The vacancy rates have created a financial crisis. Property values downtown fell by $16-billion, or about 63 per cent, in just a few years, setting off a chain reaction that increased property taxes elsewhere in the city and forced the local government to come up with millions of dollars a year in relief.
On COVID-19, Ms. Gondek defended city council’s decision to implement its own mask mandate and vaccine passport rules that are stricter than those set by the provincial government. She said Alberta’s mismanagement of the pandemic has hurt the province’s brand.
Ms. Gondek was born in the U.K. and moved to Canada with her parents, who were originally from India. She was the director of the Westman Centre for Real Estate Studies at the University of Calgary’s business school before she was elected to Calgary’s city council in 2017.
In Edmonton, Mr. Sohi believes he can help repair the relationship between the city and the provincial government, despite his political differences with the ruling United Conservative Party. He bills himself as a collaborator who, in his previous political positions, worked with a string of Alberta premiers, including Mr. Kenney.
Mr. Sohi was first elected to Edmonton’s city council in 2007. He served eight years before leaving municipal politics to run as a Liberal candidate in the 2015 federal election. He won that race and served as a cabinet minister under Prime Minister Justin Trudeau.
“All through my public life, I have always been very cognizant and aware of the fact that when we engage with our partners, we continue to engage with respect and openness, and never get involved in personality and a personal attack,” he said in an interview Tuesday.
As an example of his ability to work with Alberta’s government, Mr. Sohi pointed to his efforts in federal cabinet to get the Trans Mountain pipeline expansion built. He was federal minister of infrastructure when Ottawa bought the pipeline to save the project.
“The Premier knows about my work on the Trans Mountain pipeline,” he said. “The Premier knows about my work on the orphan oil wells proposal – that I worked hard to make sure the federal government is investing in Alberta. My work on Enbridge Line 3.”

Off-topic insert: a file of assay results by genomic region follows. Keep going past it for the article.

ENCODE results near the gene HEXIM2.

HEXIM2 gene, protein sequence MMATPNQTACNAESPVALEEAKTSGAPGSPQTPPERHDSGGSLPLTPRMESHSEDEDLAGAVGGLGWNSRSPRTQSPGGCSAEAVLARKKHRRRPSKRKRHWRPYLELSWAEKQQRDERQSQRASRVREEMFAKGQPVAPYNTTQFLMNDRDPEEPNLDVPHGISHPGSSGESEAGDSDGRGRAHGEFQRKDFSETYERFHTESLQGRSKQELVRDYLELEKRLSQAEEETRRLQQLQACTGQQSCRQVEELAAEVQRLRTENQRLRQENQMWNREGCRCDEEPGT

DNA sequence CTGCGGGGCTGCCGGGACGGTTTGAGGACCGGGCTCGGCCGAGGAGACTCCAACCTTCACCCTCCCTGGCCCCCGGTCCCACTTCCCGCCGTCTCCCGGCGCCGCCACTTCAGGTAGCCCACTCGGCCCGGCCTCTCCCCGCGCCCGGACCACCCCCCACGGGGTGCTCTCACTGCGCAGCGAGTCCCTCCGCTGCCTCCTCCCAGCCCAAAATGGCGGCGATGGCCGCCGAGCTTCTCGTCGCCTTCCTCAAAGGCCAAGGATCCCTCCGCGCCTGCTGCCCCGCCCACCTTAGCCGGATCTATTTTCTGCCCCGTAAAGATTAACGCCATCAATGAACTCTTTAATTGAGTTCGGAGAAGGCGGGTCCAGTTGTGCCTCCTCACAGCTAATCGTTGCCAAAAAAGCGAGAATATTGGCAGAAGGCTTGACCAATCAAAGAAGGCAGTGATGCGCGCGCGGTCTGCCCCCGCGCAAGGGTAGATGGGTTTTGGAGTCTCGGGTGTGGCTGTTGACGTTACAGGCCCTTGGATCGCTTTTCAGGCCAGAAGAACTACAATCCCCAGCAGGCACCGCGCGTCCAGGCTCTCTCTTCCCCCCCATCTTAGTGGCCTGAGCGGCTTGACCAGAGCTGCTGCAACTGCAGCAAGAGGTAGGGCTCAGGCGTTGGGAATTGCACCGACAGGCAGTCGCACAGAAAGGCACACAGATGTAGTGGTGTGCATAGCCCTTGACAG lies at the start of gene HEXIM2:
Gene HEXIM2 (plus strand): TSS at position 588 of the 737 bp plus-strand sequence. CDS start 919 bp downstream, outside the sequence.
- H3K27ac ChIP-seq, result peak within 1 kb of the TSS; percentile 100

Mr. Sohi’s mayoral priorities are sweeping. They include expanding Edmonton’s economy, stamping out discrimination and racism and addressing climate change. He believes all the items on his to-do list are interconnected.
“These issues need a systemic, holistic approach to leadership,” he said. “I believe in a collaborative approach to tackling issues.”
Mr. Sohi was born in India, in a Punjabi village. His family is Sikh, and he immigrated to Canada as a teenager. In 1988, before he became a Canadian citizen, he returned to India as a social activist. He was arrested there and accused of being a terrorist. Mr Sohi has said he was tortured and spent most of his jail time in solitary confinement. He was held without trial for 21 months. Canadian authorities worked to clear his name and, in 1990, a prosecutor in India asked that the courts drop the case, citing a lack of evidence. A judge agreed.
After visiting his family home in Punjab, Mr. Sohi returned to Edmonton. There, he worked as a taxi driver, a bus driver, a union activist and eventually a local politician. His personal history, he said, informs his approach to governing.
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Editor’s note: A previous version of this story incorrectly said the candidates will be sworn in next month. In fact, they will be sworn in this month.